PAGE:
Ultimately, New Light – The Rijksmuseum and Slavery combines impressive visuals with a compelling message. Uncovering the many layers of slavery will always prove to be more complex than imagined. Through poetic imagery, this film uncovers, both figuratively and literally, the harsh realities endured by those with wishes for a better life.
Editor’s Note: New Light – The Rijksmuseum and Slavery screened at the Caribbean Tales Film Festival ’21, as part of the A Different World programme.
By Nelie Diverlus
Power: a tool often yielded to uphold exploitative systems. When power is placed in the hands of human trafficking victim Mateus in 7 Prisoners, he sells out his comrades in order to build a sustainable life for his mother. 7 Prisoners challenges us to extend beyond our ambiguous perceptions of good vs. evil and to seek out the humanity in each character’s fight for survival.
“7 Prisoners challenges us to extend beyond our ambiguous perceptions of good vs. evil and to seek out the humanity in each character’s fight for survival.”
Set in São Paulo, Brazil, this film centres around a cohort of impressionable men hoping to find work. They are conned into a façade of a workplace, of which they believe will aid them in creating a sustainable life for themselves and their families. Instead, they are met with the brutal reality of a cruel junkyard, in which they must exploit their work for pay, as well as the ensured protection of their loved ones. Protagonist Mateus uses this as an opportunity to progress past his comrades and secure money to send back to his unwell mother. Through this story of vicious manipulation, this film brilliantly teaches us about oppressive systems, and how they rely on sacrifice to preserve its power.
Mateus clearly serves as an example of the conflict between wanting to do what is right or using exploitative methods of rising to the top. When faced with the difficult decision of choosing between comradery, or his mother. While this is a choice that no one should ever have to make, one can understand how systems of power always know how to go after the most vulnerable. Luca represents the larger system at hand – a system of unwilling sacrifice, betrayal and overall cruelty.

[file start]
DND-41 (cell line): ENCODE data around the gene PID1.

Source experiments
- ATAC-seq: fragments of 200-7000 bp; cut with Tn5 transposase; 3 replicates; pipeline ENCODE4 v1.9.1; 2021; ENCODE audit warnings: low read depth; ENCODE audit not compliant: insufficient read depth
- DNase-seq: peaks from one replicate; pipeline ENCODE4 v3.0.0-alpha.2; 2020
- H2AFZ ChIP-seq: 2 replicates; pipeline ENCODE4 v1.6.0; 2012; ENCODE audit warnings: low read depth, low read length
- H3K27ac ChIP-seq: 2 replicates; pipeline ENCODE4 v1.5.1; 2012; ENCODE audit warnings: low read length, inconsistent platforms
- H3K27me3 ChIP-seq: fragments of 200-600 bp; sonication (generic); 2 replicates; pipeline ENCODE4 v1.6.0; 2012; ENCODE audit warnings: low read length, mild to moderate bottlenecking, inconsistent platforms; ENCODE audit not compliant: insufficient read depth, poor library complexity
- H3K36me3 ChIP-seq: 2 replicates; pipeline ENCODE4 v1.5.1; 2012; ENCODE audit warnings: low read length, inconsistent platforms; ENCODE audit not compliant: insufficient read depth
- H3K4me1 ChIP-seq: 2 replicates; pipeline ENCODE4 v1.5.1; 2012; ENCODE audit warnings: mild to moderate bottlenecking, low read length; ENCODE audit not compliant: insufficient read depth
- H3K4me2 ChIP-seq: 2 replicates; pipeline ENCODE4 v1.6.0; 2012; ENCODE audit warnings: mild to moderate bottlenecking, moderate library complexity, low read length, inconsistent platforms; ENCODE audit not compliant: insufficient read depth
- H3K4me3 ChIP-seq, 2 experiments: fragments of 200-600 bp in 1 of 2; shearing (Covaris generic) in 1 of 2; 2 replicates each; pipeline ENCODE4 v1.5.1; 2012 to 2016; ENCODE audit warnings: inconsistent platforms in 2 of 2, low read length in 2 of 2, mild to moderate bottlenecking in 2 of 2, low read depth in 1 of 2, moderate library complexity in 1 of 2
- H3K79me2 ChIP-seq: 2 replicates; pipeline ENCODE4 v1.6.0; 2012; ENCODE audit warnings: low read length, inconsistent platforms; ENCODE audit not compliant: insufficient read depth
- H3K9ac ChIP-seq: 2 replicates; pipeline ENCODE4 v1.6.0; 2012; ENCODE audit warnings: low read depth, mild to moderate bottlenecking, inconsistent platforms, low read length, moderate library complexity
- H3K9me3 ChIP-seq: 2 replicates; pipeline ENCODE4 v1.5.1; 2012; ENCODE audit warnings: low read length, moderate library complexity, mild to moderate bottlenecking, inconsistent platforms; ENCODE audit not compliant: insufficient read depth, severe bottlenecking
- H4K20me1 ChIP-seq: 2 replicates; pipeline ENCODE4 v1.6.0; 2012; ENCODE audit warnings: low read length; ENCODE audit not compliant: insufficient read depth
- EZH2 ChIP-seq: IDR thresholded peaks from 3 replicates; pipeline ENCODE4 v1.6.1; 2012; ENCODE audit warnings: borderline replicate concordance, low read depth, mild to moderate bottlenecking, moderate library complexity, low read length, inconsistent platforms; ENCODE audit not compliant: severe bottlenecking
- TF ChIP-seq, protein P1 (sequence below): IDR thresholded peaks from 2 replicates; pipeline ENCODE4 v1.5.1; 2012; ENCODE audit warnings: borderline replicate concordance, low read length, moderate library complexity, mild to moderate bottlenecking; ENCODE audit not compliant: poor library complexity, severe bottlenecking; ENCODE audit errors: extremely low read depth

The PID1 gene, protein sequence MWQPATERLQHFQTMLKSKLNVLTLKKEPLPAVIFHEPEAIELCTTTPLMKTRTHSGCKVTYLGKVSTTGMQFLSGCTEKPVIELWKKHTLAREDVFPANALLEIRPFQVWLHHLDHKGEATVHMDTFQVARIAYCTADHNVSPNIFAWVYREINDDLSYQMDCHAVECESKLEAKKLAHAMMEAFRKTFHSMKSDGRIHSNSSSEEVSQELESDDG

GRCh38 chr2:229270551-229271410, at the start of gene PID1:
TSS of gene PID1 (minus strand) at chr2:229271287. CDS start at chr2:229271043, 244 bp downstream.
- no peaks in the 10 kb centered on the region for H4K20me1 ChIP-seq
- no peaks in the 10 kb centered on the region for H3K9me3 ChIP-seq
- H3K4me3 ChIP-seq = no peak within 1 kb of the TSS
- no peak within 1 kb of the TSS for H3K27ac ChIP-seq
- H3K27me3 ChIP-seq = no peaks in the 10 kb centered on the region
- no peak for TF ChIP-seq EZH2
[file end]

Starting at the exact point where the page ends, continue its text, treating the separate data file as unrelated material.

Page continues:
Director Alexandre Moratto cleverly centres the horrors of human trafficking in this enticing thriller. Diving into his Brazilian heritage, Moratto once again places this nation at the centre of this story (his other Brazilian work being his first feature film, Socrates). Through his exploration of his heritage through filmmaking, Muratto marvellously introduces us to Brazilian cinema – a world of films rarely ever discussed in North America.
The film’s pace is rather quick, considering the high stakes. The main use of a handheld camera establishes a sense of urgency within an already tension-filled film. The handheld camera also gives us the illusion that the film is always in motion – due to the need to escape this prison-adjacent system and provide for their loved ones keeps all of the captured victims in constant motion. Through the thick tension, our senses remain engaged, holding on for hope that all of the victims are able to escape this oppressive, brutal system.
"The main use of a handheld camera establishes a sense of urgency within an already tension-filled film.”
The brown and yellow hues excellently highlight race and how it is a disproportionate factor of the victims’ treatment. Luca is notably white or white-passing, as well as the people we see him surrounded by, and the choice to capture young Black and Brown men heavily reinstates the racial undertones around human trafficking.
“The choice to capture young Black and Brown men heavily reinstates the racial undertones surrounding human trafficking.”
Although the story is rather heavy to observe, 7 Prisoners remains worth highlighting. This film innovatively tells the often-neglected stories of human trafficking amongst Black and Brown men, informing us of systems in place to threaten their livelihood. Through themes of betrayal and power, this film also serves us a harsh truth; oppressive systems thrive on the existence of exploitation.
Editor’s Note: 7 Prisoners screened at the Toronto International Film Festival ‘21, as part of the TIFF DOCS programme.